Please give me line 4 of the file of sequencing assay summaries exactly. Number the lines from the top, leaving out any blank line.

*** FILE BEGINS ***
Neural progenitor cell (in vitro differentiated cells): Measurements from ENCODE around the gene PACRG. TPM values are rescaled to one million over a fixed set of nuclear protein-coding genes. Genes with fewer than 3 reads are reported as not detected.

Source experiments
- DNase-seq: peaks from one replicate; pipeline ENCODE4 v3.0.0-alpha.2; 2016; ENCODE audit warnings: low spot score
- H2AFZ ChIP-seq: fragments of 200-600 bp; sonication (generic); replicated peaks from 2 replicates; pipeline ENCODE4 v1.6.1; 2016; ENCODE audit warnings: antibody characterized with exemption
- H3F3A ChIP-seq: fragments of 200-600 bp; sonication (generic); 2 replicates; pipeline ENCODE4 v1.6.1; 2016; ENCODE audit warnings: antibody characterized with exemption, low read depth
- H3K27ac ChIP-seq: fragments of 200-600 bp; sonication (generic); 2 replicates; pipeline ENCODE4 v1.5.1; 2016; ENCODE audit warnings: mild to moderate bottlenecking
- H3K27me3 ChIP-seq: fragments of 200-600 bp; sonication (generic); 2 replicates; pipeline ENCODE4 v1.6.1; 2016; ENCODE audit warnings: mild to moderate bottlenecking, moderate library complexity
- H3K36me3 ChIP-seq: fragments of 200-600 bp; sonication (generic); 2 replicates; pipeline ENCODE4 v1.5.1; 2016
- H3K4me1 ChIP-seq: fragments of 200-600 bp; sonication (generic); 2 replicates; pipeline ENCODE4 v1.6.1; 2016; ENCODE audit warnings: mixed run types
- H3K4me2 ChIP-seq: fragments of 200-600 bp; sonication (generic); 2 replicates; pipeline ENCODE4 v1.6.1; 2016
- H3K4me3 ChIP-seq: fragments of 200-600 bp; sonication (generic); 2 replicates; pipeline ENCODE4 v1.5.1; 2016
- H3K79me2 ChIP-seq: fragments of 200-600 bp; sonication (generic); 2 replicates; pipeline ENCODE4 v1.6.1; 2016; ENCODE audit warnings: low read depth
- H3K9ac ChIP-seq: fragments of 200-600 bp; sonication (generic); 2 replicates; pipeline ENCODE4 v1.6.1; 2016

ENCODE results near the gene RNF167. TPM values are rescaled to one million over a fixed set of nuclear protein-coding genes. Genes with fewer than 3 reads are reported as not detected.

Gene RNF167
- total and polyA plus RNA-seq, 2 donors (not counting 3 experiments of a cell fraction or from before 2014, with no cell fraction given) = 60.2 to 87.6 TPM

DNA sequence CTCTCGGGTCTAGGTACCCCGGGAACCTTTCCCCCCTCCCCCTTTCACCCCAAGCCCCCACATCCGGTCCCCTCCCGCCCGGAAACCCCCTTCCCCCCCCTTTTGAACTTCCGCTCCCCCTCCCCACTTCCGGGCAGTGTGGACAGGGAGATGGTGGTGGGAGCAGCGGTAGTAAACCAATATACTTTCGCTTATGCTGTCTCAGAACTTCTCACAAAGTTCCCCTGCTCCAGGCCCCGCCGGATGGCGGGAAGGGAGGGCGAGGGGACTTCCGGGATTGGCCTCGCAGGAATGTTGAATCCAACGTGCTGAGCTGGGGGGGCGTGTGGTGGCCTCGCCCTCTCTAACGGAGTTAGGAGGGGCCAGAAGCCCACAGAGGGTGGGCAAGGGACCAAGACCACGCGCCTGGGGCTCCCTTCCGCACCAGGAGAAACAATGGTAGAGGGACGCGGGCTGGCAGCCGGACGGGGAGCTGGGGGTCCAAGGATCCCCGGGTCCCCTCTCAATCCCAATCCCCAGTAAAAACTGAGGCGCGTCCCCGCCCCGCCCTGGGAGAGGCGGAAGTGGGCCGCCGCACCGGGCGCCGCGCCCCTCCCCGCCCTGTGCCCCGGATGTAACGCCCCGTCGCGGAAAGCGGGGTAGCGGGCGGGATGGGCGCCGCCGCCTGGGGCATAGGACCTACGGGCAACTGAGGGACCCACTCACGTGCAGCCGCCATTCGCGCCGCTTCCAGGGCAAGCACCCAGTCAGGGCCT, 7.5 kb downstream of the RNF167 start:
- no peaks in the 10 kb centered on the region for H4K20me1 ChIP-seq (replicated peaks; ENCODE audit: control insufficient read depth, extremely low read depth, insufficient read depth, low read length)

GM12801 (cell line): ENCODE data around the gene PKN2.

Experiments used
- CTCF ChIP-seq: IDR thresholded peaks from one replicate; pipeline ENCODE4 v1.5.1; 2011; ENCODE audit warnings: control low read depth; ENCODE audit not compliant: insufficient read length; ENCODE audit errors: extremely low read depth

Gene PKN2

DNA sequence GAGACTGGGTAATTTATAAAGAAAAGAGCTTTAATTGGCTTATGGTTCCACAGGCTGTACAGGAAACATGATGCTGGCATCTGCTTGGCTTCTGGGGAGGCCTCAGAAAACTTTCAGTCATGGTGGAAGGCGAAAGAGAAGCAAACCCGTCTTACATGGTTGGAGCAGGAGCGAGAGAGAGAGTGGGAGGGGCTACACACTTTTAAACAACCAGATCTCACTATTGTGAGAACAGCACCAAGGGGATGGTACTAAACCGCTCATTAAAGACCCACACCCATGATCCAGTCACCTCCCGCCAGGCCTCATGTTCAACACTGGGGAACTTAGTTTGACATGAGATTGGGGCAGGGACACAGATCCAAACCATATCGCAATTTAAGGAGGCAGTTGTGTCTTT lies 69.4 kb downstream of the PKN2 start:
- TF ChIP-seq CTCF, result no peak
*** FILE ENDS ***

- H2AFZ ChIP-seq: fragments of 200-600 bp; sonication (generic); replicated peaks from 2 replicates; pipeline ENCODE4 v1.6.1; 2016; ENCODE audit warnings: antibody characterized with exemption